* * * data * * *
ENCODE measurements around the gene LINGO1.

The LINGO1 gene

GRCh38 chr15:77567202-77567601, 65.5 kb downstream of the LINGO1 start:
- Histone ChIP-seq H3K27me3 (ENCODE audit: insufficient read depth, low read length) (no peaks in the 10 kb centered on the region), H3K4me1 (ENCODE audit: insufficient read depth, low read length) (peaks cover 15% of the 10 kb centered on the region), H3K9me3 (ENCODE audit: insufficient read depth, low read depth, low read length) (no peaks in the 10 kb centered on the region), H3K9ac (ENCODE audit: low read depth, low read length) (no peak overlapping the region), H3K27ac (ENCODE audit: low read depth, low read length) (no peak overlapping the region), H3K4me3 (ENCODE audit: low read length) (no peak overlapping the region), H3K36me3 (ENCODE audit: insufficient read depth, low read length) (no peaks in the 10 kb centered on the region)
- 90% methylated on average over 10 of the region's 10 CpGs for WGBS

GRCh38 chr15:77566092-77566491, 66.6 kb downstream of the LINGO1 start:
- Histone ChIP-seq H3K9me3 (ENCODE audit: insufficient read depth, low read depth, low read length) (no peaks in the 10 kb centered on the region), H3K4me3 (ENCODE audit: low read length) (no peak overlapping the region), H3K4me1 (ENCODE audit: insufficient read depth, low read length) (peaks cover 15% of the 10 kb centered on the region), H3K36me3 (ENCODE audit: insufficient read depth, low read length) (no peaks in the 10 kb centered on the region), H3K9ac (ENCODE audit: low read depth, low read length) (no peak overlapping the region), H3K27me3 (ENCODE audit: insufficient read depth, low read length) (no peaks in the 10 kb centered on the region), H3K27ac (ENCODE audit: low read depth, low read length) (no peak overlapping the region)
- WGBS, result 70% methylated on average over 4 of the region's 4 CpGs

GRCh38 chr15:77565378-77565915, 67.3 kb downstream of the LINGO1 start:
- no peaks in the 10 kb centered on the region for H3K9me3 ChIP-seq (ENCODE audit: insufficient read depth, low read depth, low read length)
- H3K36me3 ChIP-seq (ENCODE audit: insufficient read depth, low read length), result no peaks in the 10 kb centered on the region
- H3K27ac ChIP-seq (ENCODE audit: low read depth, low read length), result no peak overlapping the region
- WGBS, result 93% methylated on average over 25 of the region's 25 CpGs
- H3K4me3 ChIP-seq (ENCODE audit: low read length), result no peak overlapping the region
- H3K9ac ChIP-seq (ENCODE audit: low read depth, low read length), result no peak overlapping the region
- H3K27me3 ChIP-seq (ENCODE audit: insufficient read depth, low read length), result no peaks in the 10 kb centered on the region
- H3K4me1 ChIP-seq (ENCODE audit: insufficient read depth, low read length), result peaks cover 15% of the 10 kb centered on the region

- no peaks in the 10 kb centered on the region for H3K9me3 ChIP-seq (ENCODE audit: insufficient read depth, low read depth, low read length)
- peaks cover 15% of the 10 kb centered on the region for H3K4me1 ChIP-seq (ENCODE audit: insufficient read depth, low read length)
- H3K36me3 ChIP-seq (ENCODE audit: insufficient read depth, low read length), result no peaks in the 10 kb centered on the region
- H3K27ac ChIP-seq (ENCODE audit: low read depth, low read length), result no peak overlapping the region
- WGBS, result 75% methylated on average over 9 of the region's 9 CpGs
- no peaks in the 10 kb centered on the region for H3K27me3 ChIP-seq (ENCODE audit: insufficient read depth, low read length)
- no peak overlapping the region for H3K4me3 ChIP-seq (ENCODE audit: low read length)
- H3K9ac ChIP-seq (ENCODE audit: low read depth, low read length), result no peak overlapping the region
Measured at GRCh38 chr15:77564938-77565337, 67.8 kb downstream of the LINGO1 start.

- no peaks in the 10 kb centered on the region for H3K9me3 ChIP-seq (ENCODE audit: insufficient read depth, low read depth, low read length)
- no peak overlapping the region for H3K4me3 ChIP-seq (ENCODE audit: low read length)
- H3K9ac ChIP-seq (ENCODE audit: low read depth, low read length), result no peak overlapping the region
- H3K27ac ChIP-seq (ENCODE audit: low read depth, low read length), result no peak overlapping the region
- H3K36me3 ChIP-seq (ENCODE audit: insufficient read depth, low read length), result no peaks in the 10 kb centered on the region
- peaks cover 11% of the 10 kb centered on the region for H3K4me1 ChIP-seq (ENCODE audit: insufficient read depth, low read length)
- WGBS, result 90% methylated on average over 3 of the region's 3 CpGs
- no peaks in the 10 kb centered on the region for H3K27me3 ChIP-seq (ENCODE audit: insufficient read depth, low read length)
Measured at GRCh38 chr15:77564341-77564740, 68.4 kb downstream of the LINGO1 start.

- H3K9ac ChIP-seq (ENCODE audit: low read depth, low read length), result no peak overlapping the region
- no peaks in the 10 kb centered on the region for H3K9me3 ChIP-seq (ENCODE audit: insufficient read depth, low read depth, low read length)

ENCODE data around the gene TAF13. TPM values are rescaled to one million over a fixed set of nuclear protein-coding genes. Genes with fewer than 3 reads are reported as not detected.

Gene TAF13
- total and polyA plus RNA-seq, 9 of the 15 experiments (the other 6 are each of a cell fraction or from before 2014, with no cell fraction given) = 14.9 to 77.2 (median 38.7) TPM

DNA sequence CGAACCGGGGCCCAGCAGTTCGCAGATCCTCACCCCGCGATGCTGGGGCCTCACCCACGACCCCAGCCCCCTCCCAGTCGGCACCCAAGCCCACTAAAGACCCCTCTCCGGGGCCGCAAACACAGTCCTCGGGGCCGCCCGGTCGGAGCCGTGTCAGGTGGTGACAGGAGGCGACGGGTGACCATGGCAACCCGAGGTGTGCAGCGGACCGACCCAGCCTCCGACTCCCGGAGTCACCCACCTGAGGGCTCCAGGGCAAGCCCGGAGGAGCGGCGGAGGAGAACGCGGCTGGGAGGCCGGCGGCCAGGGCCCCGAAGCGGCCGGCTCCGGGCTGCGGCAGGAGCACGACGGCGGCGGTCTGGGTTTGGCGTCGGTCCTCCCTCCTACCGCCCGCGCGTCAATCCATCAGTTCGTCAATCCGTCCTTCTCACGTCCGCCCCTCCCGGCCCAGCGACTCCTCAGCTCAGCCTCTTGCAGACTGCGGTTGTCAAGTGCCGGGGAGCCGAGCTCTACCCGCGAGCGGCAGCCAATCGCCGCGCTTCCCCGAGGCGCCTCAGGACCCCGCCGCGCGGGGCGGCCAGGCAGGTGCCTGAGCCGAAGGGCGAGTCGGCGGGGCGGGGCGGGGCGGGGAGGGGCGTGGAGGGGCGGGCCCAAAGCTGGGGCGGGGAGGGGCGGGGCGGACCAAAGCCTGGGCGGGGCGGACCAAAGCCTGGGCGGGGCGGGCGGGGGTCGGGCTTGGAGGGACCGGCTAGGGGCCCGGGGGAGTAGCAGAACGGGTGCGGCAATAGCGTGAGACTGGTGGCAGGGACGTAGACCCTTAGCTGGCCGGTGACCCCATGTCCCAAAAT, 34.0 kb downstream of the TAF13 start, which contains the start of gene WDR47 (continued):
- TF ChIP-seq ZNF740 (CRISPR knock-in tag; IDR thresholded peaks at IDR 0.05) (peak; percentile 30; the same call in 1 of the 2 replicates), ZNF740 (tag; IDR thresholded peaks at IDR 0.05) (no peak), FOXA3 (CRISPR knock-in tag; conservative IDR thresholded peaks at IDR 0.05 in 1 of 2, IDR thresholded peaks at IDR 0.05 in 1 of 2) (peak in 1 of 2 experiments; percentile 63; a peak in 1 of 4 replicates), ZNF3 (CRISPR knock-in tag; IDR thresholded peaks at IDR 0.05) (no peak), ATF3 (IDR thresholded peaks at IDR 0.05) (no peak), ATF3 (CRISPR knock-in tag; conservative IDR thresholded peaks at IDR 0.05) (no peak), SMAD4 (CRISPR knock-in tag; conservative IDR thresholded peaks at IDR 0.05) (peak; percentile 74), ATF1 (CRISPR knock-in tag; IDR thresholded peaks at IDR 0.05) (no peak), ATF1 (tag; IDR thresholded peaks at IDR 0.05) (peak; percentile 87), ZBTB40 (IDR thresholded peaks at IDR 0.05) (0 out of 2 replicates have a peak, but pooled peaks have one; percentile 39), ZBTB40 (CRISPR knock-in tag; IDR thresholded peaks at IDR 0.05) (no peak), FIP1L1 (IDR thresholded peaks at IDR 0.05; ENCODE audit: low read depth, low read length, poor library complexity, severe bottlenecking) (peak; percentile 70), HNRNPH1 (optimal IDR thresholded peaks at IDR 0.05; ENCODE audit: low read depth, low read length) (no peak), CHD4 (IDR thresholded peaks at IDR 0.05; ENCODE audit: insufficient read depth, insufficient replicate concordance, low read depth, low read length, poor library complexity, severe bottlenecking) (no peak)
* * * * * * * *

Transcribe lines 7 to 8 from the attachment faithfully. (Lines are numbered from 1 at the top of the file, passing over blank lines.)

- Histone ChIP-seq H3K9me3 (ENCODE audit: insufficient read depth, low read depth, low read length) (no peaks in the 10 kb centered on the region), H3K4me3 (ENCODE audit: low read length) (no peak overlapping the region), H3K4me1 (ENCODE audit: insufficient read depth, low read length) (peaks cover 15% of the 10 kb centered on the region), H3K36me3 (ENCODE audit: insufficient read depth, low read length) (no peaks in the 10 kb centered on the region), H3K9ac (ENCODE audit: low read depth, low read length) (no peak overlapping the region), H3K27me3 (ENCODE audit: insufficient read depth, low read length) (no peaks in the 10 kb centered on the region), H3K27ac (ENCODE audit: low read depth, low read length) (no peak overlapping the region)
- WGBS, result 70% methylated on average over 4 of the region's 4 CpGs